In general, studies show an increased risk for several pelvic or urinary tract problems with fibromyalgia:
    • Three in five women with fibromyalgia report pelvic pain, including vulvodynia -- pain of the external female genital organs that make up the opening to the vagina.
    • One in five have interstitial cystitis, which is unexplained bladder pain and pressure, with a frequent need to urinate and increased pain during urination.
    • People with interstitial cystitis or unexplained bladder pain are more likely to have fibromyalgia, irritable bowel syndrome (IBS), or chronic fatigue syndrome (CFS). Half of the people who have unexplained bladder pain will also have at least one of these other conditions.
    If you are experiencing pain or other symptoms involving your bladder or genital area, ask your doctor to do a pelvic examination. Many easily treatable conditions, such as infection can also cause similar symptoms.
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    ADawn Marcus, Neurology, answered
    Irritable bowel syndrome (IBS) is consistently associated with increased pain hypersensitivity and fibromyalgia. Approximately two in five people with fibromyalgia have IBS. In addition, approximately one in three people with IBS will also be diagnosed with fibromyalgia.
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    ADawn Marcus, Neurology, answered
    Digestive complaints are common in fibromyalgia, including:
    • Irritable bowel syndrome in two of five people with fibromyalgia.
    • Bloating in two of five people with fibromyalgia.
    • Indigestion or heartburn in one of five people with fibromyalgia.
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    ADawn Marcus, Neurology, answered
    A study published in the Clinical Journal of Pain found that women with fibromyalgia are less likely to have a baby. This study compared the number of children born to women with a painful jaw condition called temporomandibular dysfunction (TMD) but no fibromyalgia, women with TMD plus fibromyalgia, and healthy women without pain issues.

    Women with fibromyalgia had 10% fewer pregnancies than either the TMD women without fibromyalgia or the pain-free women. The percentage of women who had never been pregnant was also highest in women with fibromyalgia:
    • 36% of the women with fibromyalgia had never been pregnant.
    • 31% with TMD but no fibromyalgia had never been pregnant.
    • 27% of the healthy women had never been pregnant.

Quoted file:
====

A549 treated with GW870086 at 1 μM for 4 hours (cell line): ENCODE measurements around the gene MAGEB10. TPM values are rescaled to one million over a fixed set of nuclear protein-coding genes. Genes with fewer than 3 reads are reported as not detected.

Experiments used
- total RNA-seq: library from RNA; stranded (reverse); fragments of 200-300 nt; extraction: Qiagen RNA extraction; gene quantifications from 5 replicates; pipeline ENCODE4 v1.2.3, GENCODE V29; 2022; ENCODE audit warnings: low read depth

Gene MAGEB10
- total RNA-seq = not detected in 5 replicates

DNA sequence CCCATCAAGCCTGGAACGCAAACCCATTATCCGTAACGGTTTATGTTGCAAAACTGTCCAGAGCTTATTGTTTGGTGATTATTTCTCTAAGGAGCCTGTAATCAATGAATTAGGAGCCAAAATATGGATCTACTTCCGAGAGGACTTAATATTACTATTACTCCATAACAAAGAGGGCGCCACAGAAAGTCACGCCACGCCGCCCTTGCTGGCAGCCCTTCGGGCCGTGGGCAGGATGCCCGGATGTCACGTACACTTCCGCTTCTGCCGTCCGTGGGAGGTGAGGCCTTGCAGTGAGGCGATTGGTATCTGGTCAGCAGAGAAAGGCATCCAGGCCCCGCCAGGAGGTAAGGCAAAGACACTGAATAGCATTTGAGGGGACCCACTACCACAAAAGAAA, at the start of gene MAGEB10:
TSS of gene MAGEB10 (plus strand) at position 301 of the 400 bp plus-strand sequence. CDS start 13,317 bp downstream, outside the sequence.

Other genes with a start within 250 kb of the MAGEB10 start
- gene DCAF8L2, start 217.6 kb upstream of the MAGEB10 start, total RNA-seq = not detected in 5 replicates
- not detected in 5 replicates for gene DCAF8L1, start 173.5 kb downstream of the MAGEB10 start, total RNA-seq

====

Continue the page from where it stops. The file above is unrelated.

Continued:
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    ADawn Marcus, Neurology, answered
    Obesity is a global epidemic that affects approximately one-quarter of adults in the United States and Europe and one-fifth of adults in China. Obesity is generally defined as weighing 20% or more over your ideal body weight. Being overweight is even more common among people with fibromyalgia. Seven in every ten people with fibromyalgia are overweight, and half can be classified as obese.
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    ACeleste Cooper, Rheumatology, answered

    As far as we know fibromyalgia does not cause other medical conditions, however, there are certain disorders that cluster with fibromyalgia:

    • Raynaud’s and sensitivity to cold
    • Hypothyroidism
    • Gastrointestinal disorders, such as small intestine bacterial overgrowth (SIBO) and leaky gut syndrome (LGS)
    • Irritable bladder
    • Interstitial cystitis

    Myofascial pain syndrome (MPS) also known as chronic myofascial pain (CMP), which is the presence of myofascial trigger points

    • Insomnia
    • Disordered sleep
    • Cognitive dysfunction
    • Dry mucus membranes (SICCA syndrome)
    • Severe headache
    • Jaw dysfunction and pain (which could be contributed to MPS/CMP)
    • Restless Leg Syndrome
    • Anxiety or depression

    It is felt that most of these comorbid conditions have a common connection in the central nervous system and that is why they cluster together.

    It is important to evaluate each of them if fibromyalgia is suspected, because treatments may overlap, but are specific to each condition.

    All blogs, posts and answers are based on the work in Integrative Therapies for Fibromyalgia, Chronic Fatigue Syndrome, and Myofascial Pain: The Mind-Body Connection by Celeste Cooper, RN, and Jeff Miller, PhD. 2010, Vermont: Healing Arts press and are not meant to replace medical advice.  www.thesethree.com